History’s Quantum Dimension
It’s the 48th anniversary of the assassination of US President John F. Kennedy in 1963. The New York Times has published a short film by noted documentarian Errol Morris called The Umbrella Man, in which he interviews Josiah Thompson, writer of Six Seconds in Dallas. Here’s an excerpt of Thompson’s speculation about what the assassination means for historians:
“In December 1967, John Updike was writing [the] ‘Talk of the Town’ [column] for the the New Yorker and he spent most of that ‘Talk of the Town’ column talking about the Umbrella Man. He said that his learning of the existence of the Umbrella Man made him speculate that in historical research there may be a dimension similar to the quantum dimension in physical reality. If you put any event under a microscope, you will find a whole dimension of completely weird, incredible things going on. It’s as if there’s the macro level of historical research, where things sort of obey natural laws and usual things happen and unusual things don’t happen, and then there’s this other level where everything is really weird.” Watch the film here.
The Morris documentary is based on what’s known as the Zapruder film - footage of the assassination captured on a hobbyist camera by Abraham Zapruder. While it’s not the only footage of the assassination, it’s considered the most complete and the only one that clearly shows the president’s head wound. The film has thus been extensively surveyed by amateur sleuths and professional investigators ever since, despite the fact that the vision is extremely unstable. Now, the Zapruder film has finally been stabilised - although we must warn you that the content is extremely violent.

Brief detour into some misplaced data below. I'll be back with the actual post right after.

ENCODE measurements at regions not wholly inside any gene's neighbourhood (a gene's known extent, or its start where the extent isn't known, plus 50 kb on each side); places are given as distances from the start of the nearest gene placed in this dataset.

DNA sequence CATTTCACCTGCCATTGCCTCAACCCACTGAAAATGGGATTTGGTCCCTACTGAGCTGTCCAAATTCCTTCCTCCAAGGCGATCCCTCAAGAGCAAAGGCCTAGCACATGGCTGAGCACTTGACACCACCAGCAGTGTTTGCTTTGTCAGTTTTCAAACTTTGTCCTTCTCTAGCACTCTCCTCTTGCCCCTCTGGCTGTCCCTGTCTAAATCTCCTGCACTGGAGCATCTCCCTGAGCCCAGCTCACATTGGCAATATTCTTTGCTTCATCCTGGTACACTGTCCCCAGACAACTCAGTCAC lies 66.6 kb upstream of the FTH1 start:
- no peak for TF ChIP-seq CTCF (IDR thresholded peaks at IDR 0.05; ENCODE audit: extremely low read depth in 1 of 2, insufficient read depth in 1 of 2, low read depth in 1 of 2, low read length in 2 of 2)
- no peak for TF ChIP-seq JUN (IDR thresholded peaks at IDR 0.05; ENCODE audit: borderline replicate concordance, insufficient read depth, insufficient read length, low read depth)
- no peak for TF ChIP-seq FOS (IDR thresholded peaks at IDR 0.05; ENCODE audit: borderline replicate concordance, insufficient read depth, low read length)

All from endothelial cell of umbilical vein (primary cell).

We’ve come a long way since then. Last week, a pepper spraying of Occupy protesters by police at the Davis campus of the University of California was captured on a variety of handheld video capture devices - let’s call them phones. The image of a policeman casually releasing pepper spray from a shake-up can is now a meme. Four of these videos have been synchronised and can now be viewed simultaneously. It’s led some to write about the birth of the citizen reporter - but, as Zapruder’s film shows, citizen reporting isn’t exactly new. What’s new is the platform, which is why the emerging debate about internet censorship looms as a critical one. (Read our recent story on the debate between the champions of DIY journalism and the defenders of traditional, institutional reporting.)
Far more disturbing though is footage of the public unrest in Egypt. This Guardian footage is bad enough - this Al-Masry Al-Youm TV footage may give you nightmares. “The age of authoritarianism is over, no one can tell the Egyptians what to do anymore,” says a young Egyptian revolutionary quoted in the Guardian, one of thousands of Egyptians protesting against the ruling military junta that has triggered the resignation en masse of the interim government and threatens to derail elections scheduled to be held in a week. So far, the protests have claimed the lives of 33 protesters. Here’s video of the Wheeler Centre’s recent event on the Arab Spring, where former diplomat Paul Bowker warns that the Arab Spring could take five to ten years and see many twists and turns.